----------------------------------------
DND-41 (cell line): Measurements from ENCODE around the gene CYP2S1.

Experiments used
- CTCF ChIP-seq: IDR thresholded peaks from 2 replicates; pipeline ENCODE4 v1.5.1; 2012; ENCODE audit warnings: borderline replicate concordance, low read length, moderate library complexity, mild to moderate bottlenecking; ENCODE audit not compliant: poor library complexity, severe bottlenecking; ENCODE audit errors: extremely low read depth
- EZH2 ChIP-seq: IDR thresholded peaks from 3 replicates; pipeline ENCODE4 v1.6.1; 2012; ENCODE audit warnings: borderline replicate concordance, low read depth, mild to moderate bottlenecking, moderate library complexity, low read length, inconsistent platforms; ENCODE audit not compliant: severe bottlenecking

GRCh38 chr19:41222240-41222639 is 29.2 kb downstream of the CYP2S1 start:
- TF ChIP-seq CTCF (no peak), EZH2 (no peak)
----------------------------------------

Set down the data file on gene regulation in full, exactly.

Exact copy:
DND-41 (cell line): Measurements from ENCODE around the gene CYP2S1.

Experiments used
- CTCF ChIP-seq: IDR thresholded peaks from 2 replicates; pipeline ENCODE4 v1.5.1; 2012; ENCODE audit warnings: borderline replicate concordance, low read length, moderate library complexity, mild to moderate bottlenecking; ENCODE audit not compliant: poor library complexity, severe bottlenecking; ENCODE audit errors: extremely low read depth
- EZH2 ChIP-seq: IDR thresholded peaks from 3 replicates; pipeline ENCODE4 v1.6.1; 2012; ENCODE audit warnings: borderline replicate concordance, low read depth, mild to moderate bottlenecking, moderate library complexity, low read length, inconsistent platforms; ENCODE audit not compliant: severe bottlenecking

GRCh38 chr19:41222240-41222639 is 29.2 kb downstream of the CYP2S1 start:
- TF ChIP-seq CTCF (no peak), EZH2 (no peak)